Three individuals have been charged for their alleged roles in the July 15 hack on Twitter, an incident that resulted in Twitter profiles for some of the world’s most recognizable celebrities, executives and public figures sending out tweets advertising a bitcoin scam.
The New York Times last week ran an interview with several young men who claimed to have had direct contact with those involved in last week’s epic hack against Twitter. These individuals said they were only customers of the person who had access to Twitter’s internal employee tools, and were not responsible for the actual intrusion or bitcoin scams that took place that day. But new information suggests that at least two of them operated a service that resold access to Twitter employees for the purposes of modifying or seizing control of prized Twitter profiles.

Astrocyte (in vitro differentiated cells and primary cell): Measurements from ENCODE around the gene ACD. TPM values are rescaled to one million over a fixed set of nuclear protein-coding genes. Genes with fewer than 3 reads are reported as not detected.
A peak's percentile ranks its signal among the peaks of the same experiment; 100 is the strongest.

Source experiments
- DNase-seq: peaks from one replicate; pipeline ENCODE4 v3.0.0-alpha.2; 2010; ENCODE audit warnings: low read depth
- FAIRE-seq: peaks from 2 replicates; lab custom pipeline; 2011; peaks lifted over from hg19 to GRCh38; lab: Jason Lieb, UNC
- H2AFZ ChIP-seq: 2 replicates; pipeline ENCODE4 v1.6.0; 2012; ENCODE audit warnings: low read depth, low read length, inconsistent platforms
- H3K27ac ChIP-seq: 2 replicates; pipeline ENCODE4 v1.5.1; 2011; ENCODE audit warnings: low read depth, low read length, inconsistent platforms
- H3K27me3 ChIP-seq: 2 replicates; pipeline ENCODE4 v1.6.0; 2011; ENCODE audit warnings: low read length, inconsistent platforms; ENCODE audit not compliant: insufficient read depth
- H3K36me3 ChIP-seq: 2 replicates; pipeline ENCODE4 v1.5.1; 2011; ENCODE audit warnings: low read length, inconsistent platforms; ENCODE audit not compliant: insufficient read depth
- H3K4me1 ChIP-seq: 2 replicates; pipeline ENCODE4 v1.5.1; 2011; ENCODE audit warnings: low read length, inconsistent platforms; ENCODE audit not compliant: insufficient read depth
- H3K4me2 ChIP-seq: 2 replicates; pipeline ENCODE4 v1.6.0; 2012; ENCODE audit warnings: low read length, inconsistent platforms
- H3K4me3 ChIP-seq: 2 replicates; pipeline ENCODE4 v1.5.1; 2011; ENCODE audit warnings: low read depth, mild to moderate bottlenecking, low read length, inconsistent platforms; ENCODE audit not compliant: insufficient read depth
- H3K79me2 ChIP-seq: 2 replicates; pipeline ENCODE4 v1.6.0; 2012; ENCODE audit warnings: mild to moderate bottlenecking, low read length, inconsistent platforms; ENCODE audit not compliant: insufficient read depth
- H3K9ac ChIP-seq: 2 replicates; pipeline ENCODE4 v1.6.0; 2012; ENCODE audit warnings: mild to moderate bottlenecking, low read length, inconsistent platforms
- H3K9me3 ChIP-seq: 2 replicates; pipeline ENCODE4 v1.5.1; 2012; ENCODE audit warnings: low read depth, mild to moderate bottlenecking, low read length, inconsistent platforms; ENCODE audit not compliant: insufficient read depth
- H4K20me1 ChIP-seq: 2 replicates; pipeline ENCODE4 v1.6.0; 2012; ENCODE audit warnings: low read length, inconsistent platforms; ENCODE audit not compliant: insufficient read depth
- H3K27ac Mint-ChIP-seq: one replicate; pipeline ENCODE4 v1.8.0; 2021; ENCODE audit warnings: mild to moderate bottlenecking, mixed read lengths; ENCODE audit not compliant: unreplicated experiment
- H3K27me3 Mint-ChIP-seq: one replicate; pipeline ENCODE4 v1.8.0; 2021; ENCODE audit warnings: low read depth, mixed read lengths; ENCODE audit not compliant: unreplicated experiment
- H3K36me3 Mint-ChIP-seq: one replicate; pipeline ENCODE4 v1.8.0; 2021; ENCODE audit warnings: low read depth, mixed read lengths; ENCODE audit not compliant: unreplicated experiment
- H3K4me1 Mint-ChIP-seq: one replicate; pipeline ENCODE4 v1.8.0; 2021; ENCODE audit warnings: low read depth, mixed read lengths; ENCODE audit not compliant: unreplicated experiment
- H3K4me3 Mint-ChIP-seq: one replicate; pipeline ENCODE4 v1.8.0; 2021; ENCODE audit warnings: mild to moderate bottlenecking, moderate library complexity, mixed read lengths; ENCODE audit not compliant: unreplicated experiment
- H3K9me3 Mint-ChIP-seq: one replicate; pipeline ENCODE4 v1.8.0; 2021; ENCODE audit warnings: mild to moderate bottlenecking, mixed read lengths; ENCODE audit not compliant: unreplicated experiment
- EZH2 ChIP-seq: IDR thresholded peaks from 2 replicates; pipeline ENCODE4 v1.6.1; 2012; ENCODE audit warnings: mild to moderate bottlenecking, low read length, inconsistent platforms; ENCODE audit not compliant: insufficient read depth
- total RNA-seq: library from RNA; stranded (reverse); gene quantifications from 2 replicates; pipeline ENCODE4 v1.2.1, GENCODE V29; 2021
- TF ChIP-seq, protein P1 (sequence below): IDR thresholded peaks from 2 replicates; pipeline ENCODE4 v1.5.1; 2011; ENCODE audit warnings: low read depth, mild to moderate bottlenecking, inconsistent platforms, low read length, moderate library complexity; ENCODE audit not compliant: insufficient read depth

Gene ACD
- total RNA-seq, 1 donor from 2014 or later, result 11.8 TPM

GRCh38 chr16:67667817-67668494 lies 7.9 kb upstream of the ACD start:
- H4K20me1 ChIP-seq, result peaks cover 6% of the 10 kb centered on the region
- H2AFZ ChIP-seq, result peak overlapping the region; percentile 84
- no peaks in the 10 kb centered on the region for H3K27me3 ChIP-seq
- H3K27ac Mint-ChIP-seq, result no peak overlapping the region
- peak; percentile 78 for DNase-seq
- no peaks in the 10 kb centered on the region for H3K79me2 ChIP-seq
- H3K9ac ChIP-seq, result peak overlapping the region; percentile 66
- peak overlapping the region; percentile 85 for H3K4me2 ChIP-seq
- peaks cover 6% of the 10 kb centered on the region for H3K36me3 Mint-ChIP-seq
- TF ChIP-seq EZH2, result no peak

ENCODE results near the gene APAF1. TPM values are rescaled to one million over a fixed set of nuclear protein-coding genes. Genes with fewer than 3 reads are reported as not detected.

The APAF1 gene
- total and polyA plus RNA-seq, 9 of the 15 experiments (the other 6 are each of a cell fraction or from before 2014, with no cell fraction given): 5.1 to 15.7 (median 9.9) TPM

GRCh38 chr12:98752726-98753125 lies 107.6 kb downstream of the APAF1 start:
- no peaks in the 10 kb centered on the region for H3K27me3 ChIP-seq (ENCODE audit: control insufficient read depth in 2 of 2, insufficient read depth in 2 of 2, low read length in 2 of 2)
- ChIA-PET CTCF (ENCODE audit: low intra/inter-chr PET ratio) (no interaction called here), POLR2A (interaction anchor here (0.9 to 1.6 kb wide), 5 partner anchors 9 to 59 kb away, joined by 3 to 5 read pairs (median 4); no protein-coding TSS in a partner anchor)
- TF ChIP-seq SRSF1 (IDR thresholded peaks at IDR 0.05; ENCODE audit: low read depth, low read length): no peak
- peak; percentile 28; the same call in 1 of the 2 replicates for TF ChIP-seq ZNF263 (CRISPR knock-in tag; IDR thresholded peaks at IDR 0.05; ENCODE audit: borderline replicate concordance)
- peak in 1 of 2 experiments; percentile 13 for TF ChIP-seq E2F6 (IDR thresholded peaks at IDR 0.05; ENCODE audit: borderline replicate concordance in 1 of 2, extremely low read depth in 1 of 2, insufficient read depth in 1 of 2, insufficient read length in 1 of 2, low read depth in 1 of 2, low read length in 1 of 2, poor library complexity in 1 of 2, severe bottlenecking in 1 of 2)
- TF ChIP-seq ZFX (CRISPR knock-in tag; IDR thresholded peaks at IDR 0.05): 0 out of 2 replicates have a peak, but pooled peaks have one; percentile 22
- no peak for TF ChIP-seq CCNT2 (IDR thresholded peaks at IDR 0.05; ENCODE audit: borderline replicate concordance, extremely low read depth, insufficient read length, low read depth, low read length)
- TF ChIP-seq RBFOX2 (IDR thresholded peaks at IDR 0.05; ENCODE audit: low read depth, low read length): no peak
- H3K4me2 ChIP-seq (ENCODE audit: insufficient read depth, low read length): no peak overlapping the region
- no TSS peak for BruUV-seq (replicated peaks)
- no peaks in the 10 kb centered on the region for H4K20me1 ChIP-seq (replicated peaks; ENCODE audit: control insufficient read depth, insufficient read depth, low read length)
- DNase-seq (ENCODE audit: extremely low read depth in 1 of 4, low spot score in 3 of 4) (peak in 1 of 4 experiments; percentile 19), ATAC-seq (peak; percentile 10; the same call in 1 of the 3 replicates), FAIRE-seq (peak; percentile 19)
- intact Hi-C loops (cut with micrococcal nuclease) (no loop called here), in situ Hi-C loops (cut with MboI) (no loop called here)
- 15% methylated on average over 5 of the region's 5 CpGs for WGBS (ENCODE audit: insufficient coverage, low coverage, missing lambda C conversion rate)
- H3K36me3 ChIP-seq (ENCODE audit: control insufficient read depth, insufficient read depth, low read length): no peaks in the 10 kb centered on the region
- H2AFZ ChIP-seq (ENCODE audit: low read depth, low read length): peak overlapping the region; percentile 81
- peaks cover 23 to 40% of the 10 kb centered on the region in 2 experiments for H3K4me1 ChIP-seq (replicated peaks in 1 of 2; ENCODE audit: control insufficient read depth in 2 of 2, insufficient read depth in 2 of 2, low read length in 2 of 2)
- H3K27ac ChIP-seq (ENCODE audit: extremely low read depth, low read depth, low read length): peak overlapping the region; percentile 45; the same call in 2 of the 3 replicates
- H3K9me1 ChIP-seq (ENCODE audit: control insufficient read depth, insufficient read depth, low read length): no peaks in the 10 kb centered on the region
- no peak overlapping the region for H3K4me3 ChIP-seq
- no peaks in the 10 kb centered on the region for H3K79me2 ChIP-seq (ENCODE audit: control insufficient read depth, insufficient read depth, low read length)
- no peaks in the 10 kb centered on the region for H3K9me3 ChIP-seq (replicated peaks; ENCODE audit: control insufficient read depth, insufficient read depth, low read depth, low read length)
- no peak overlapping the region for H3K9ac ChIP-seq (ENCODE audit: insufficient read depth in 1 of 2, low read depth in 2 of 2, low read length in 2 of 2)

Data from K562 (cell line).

Twitter was thrown into chaos on Wednesday after accounts for some of the world’s most recognizable public figures, executives and celebrities starting tweeting out links to bitcoin scams. Twitter says the attack happened because someone tricked or coerced an employee into providing access to internal Twitter administrative tools. This post is an attempt to lay out some of the timeline of this attack, and point to clues about who may have been behind it.